I'm not just coming here and expecting people to do all the work for me - I've been looking on my own, and I still have to write the resolution as well. It's not like I came here and posted expecting people to do my work for me. I came here because I expected, from my experience with people here, to find people who are more knowledgeable on the subject than I am and who may be willing to help.

I didn't figure it would hurt to try asking. Apparently it hurts some people.

Really, though, most things boil down to the interpretation of the general welfare clause and the interstate commerce clause. You would do well to research both of those.

Someone else recommended that I read those same parts as well, if I remember. I'll pay (even more) attention to them now. Thanks.

Edited by Iudicious
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I need examples that are in place now that breach the constitution. For example, if government provided healthcare is unconstitutional, I need to know the exact ways it's unconstitutional.
In order to do that, you have to have an actually theory of interpretation. One widely-known theory of interpretation is Scalia's Originalism, which for some reason has some element of credibility among Objectivists. Tara Smith dismantles Originalism in this article, from an Objectivist perspective. Hopefully, there will be a forthcoming article by her that homes in on the role of "purpose" in a theory of objective interpretation.

The problem of not integrating the concept of purpose into a theory of interpretation is probably clearest in the Necessary and Proper Clause, aka the Basket Clause. Since the Constitution lacks a clear statement regarding the purpose of government, it is easy to interpret the General Welfare Clause as actually sanctioning the Welfare state. If you can't definitively narrow down the objective meaning of that clause so that it isn't a sanction for the rampant federal meddling that we see now, then you can't argue that federal control over speed limits or health insurance is unconstitutional. If you don't have an objective theory of literal interpretation that competes with Scalia's Originalism -- a theory that doesn't devolve to subjectivist "legislative intent" theory -- then you have no basis for saying with is constitutional and what is unconstitutional.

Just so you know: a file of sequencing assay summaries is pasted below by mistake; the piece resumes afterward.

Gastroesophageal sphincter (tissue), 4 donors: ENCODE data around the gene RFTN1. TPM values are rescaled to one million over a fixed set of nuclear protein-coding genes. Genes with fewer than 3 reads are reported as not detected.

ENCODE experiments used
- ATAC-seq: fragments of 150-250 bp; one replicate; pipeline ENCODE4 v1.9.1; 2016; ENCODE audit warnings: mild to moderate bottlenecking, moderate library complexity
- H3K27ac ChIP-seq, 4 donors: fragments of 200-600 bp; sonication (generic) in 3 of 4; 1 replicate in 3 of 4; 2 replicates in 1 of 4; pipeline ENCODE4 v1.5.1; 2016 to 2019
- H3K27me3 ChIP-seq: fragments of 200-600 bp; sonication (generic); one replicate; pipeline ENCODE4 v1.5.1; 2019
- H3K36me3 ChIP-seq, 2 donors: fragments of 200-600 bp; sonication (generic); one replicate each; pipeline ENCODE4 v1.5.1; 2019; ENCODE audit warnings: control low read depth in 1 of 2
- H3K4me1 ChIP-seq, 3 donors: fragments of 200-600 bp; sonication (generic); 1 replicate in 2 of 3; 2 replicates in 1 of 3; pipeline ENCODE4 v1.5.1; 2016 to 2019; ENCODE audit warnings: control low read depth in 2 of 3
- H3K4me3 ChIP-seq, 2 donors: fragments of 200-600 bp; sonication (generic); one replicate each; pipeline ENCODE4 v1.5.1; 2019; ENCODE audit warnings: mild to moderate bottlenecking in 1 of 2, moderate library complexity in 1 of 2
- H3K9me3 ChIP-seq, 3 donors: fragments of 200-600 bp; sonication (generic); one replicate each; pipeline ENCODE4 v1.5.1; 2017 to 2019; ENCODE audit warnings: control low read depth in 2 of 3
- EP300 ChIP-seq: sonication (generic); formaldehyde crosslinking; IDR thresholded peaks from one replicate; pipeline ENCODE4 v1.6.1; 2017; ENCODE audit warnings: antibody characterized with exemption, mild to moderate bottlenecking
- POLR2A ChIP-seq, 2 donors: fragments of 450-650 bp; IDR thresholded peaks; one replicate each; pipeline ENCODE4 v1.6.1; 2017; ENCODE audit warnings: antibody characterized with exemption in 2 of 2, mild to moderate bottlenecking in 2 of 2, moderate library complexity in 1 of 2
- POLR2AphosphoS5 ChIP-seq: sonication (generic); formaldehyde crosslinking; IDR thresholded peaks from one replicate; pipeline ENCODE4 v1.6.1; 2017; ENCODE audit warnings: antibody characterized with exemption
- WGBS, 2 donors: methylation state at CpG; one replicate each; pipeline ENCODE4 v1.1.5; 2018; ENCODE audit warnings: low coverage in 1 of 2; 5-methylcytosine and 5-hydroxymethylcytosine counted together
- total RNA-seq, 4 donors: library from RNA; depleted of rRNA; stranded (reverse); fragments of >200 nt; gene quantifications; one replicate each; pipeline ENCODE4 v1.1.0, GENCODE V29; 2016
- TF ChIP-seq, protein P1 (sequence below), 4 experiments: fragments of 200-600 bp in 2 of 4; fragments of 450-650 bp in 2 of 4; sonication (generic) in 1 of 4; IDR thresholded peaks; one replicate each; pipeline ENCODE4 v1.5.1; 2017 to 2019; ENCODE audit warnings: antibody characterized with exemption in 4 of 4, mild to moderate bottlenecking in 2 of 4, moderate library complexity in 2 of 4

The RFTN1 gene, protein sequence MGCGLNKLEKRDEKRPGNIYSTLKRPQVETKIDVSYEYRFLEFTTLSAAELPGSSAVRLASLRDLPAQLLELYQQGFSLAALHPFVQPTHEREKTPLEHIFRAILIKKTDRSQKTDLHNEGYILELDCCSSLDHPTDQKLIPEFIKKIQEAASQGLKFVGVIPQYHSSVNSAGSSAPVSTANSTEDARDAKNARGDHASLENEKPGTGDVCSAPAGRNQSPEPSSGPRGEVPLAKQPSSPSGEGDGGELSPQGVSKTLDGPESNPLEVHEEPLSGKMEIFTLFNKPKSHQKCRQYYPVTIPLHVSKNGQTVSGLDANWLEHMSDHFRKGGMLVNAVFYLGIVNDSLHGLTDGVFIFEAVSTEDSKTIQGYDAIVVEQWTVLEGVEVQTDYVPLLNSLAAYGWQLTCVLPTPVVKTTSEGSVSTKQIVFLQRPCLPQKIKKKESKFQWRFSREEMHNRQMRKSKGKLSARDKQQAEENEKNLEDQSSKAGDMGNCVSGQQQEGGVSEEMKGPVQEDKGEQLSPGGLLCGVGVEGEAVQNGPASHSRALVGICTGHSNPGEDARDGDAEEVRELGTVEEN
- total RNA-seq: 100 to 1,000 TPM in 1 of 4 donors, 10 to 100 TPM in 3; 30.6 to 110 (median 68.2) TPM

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Regarding interstate commerce, There is a case being tested in Wyoming right now with regard to gun rights. They way the feds get involved in guns is through interstate commerce. The parts are made in different states and the gun is not necessarily sold in the place it is assembled in, therefore they can do as they please with it. The Wyoming case is testing whether they can regulate a gun that is completely built and sold in Wyoming.

http://www.washingtontimes.com/news/2009/j...l-powers/print/

The problem you will likely run into with abuses of the constitution is that they are accomplished by way of that 5 year old gimmick where they stick a finger a half inch from your face and scream- "I'm not touching you! I'm not touching you!"

Anyone with a 6 year old mentality realizes that the invasion of your space is an act of aggression itself and the technicality of having not actually touched you is meaningless. You are far more inconvenienced by the invasion then you are an actual touch.

The kilo case is another example whereby eminent domain used to steal homes to build wal-marts is viewed as perfectly constitutional.

Or, the Michigan law school legalized discrimination case, and more recently, the new racist supreme court justice's case with the new Hampshire firefighters are examples of this.

you might also look into the fact that the 9th and 10th amendments, by far the biggest limitations on our federal government, have been almost wholly ignored by the courts for our entire history.

Hope that helps.

You really should read the goddamn constitution by the way. It's generally a good policy to read it occasionally so you don't start believing the 5 year olds lies.